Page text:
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There's No Joy Riding on This Bus Journey

Jobless workers from all 50 states will share their tales of economic deprivation during a union-led tour of eight political swing states.

March 24, 2004|Stephanie Simon | Times Staff Writer

ST. LOUIS — The stories soon begin to blur:

A machinist laid off when his plant moved the production line to China. A software engineer let go when her company hired programmers in India. A construction-site electrician out of work for three years. A garment worker with nowhere left to turn.

Starting with a rally here this evening, 51 workers from all walks of life -- one from each state and the District of Columbia -- will share their frustrating, frightening and often infuriating experiences of economic dislocation with voters in eight political swing states.

The eight-day "Show Us the Jobs" bus tour, organized by the AFL-CIO, will stop at a food pantry in Minneapolis and a shuttered manufacturing plant in Milwaukee. Participants will flip pancakes with workers who expect to get pink slips from a closing Electrolux plant in Greenville, Mich. They will tour homes sold in foreclosure in Youngstown, Ohio, and commiserate with college graduates unable to find work in Morgantown, W.Va.

At every stop they will press their central theme: The recession might be over, but the pain is not.

"I want people to feel depressed. I want them to know there are so many people out there just like me," said Laura Tropea, 26.

Tropea said she graduated from the Brooklyn College of Law last summer and passed the bar exam in New York. But although she's sending out 20 resumes a week, she has not been able to find work as a lawyer. So she's slicing deli meat part time for $7 an hour -- grateful, she said, to have a job selling food so at least she can count on a few free meals a week.

The tour is targeting states that will be critical in the 2004 presidential election. And every event is designed to spotlight an issue that the AFL-CIO contends President Bush has mishandled, from overtime rules to international trade pacts. The labor organization said the trip was not coordinated with the campaign of Massachusetts Sen. John F. Kerry, the presumptive Democratic nominee.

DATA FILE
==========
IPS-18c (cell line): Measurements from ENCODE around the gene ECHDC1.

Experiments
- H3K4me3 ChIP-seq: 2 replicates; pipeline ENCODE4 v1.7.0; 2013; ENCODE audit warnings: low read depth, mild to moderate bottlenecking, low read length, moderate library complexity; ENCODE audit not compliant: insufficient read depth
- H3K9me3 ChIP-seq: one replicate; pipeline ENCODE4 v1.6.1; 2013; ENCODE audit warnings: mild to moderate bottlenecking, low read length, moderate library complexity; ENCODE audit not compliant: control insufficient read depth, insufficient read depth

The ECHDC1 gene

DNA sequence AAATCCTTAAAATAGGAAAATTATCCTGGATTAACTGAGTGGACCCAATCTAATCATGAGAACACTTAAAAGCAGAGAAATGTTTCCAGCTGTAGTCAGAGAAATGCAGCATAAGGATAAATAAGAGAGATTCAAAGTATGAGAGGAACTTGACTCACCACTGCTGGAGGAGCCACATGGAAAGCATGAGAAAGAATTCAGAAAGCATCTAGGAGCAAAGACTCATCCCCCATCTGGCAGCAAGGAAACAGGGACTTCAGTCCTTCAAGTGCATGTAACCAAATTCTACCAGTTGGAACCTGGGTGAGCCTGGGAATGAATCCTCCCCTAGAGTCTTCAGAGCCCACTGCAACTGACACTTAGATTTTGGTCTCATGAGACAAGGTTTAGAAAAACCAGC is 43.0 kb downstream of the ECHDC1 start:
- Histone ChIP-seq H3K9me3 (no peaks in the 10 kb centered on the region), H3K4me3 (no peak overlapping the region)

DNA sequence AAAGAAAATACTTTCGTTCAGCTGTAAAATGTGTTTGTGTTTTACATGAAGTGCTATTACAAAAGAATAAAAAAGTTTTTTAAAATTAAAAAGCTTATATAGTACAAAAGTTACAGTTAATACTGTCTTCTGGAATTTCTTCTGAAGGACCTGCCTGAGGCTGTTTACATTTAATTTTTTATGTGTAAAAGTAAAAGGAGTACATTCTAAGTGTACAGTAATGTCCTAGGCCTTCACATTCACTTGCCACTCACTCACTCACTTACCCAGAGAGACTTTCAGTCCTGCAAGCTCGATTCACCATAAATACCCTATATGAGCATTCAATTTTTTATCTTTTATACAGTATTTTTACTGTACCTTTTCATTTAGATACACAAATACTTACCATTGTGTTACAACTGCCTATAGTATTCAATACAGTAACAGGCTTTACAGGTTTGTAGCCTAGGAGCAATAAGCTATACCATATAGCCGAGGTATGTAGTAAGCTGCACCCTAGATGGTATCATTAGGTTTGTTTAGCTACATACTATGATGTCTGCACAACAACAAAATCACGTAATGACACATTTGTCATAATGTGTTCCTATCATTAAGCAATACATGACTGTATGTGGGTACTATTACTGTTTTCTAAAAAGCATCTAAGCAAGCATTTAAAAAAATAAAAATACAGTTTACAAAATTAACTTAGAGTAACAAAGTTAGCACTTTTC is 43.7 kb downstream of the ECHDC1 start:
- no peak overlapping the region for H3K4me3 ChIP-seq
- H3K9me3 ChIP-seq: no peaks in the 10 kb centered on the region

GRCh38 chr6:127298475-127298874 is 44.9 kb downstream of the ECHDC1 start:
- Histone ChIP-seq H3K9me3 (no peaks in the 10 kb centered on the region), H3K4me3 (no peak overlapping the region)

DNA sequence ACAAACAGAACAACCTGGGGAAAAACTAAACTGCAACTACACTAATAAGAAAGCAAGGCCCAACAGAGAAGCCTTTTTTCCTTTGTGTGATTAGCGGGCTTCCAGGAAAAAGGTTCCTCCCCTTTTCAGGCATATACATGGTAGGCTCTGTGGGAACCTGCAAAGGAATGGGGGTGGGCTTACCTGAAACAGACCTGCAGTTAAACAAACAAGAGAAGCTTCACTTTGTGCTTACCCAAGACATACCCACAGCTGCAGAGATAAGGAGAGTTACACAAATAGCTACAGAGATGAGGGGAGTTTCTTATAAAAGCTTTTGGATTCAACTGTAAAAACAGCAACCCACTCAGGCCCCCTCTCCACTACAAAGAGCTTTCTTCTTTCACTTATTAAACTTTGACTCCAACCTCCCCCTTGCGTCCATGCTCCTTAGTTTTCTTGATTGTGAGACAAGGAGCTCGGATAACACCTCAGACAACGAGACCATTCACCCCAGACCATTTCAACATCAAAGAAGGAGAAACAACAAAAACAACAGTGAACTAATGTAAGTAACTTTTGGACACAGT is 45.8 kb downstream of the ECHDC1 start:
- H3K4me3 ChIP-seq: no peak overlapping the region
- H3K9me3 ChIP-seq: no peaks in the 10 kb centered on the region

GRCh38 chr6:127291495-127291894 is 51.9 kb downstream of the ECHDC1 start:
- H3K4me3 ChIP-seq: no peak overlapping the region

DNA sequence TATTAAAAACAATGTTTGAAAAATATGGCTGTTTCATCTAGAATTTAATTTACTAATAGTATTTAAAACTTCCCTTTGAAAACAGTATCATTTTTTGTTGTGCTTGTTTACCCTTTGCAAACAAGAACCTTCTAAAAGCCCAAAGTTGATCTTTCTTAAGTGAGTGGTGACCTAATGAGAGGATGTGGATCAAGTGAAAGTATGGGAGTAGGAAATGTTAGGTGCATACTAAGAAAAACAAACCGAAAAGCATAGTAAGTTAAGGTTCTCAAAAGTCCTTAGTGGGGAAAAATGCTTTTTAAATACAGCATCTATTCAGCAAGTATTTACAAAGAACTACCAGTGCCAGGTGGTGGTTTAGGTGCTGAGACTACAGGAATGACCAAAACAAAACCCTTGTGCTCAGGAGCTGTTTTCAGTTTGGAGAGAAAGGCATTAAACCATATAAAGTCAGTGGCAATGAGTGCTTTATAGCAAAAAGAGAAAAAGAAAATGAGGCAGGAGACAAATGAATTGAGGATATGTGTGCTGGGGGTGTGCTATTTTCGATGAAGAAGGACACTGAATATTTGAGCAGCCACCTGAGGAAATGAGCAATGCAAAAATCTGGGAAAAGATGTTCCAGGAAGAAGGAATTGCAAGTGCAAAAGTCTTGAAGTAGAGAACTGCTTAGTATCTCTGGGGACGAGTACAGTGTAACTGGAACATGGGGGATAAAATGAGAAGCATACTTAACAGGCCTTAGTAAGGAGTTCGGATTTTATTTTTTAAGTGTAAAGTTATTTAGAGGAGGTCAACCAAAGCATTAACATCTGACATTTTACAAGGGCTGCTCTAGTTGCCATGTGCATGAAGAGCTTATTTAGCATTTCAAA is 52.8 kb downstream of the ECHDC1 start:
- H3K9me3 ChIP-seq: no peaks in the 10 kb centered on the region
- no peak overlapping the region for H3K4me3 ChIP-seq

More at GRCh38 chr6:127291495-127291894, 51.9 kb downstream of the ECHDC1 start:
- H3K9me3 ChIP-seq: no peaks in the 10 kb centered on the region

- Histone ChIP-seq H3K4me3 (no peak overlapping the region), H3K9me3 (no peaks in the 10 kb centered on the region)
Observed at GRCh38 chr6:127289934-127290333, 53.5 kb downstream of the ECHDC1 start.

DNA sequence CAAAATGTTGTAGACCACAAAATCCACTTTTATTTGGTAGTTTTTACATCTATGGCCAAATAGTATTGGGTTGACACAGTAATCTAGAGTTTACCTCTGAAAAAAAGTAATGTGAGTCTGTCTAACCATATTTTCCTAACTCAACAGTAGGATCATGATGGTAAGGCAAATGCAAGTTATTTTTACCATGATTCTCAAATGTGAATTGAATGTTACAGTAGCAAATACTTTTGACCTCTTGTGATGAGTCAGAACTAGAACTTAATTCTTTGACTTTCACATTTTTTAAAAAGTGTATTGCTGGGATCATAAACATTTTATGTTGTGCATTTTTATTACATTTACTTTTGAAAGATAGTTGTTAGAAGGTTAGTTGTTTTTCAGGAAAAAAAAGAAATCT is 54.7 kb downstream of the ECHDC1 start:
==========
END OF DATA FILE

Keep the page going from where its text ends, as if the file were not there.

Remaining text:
Seven of the states on the itinerary were decided by fewer than 4 percentage points in the 2000 election. Democrat Al Gore narrowly won Iowa, Michigan, Minnesota, Pennsylvania and Wisconsin, while Bush captured Missouri and Ohio. The final state, West Virginia, went to Bush by 6 percentage points, but analysts expect it to be up for grabs this year.

Campaigning in the swing states and other political battlegrounds, Bush has talked with confidence about strong economic signs: home-ownership rates at an all-time high, mortgage rates at a near-historic low. In his weekly radio address Saturday, Bush cited the national unemployment rate of 5.6% as one of many positive indicators, noting that job creation edged up in February for the sixth consecutive month.

"No amount of partisan political rhetoric can change the fact that this economy is growing stronger every day," said Ed Frank, a spokesman for the U.S. Department of Labor.

To spread that message, Bush sent three Cabinet members on a "Jobs and Growth" bus tour last month to Washington and Oregon, two states struggling with high unemployment. Encouraging laid-off workers to keep faith, Labor Secretary Elaine Chao promised that the tough times were on the way out.

"America's workers and entrepreneurs will meet every challenge," Bush declared in his radio address.

The workers on the AFL-CIO bus tour hope their painfully personal testimony will undercut the administration's optimism.

"They're tapping into a sense of uncertainty that's pervasive out here," said Peverill Squire, a political science professor at the University of Iowa.

Kalena Miyashiro, for instance, describes losing her job as a hotel phone operator in Hawaii for several months after the Sept. 11 terrorist attacks. She's back working full time now, but says many of her co-workers have had their hours slashed; she fears the cuts could hit her at any time.

"There's no more security," said Miyashiro, 36. "I'm not asking to be a millionaire by any means, but you should be able to trust the company you work for and feel secure about looking toward the future."

When Natasha Humphries, 30, takes the microphone, she will explain how her Silicon Valley employer sent her to India to train workers she was told had been hired to do entry-level computer programming. When she returned, she found out the foreign workers were replacing her. On two days' notice, she was laid off from her $90,000-a-year job as a senior software engineer.

Six months later, still out of work, Humphries can relate to the bumper stickers on the AFL-CIO bus: "I'd Rather Be Working." And "Where Are the Jobs?"

Randy Fleming, 48, may be one of the few on the bus who feels fairly secure with his paycheck. He makes $68,000 a year running precision measuring equipment for Boeing in Wichita, Kan. But as a shop steward for the local union, he said he's seen too many of his co-workers handed pink slips after having put in more than 20 years of service.

That's why he's on the bus.

"I'm feeling pain, and I think we should make sure that everyone in America feels it too," Fleming said. "We've got big problems out there. It's time America wakes up."

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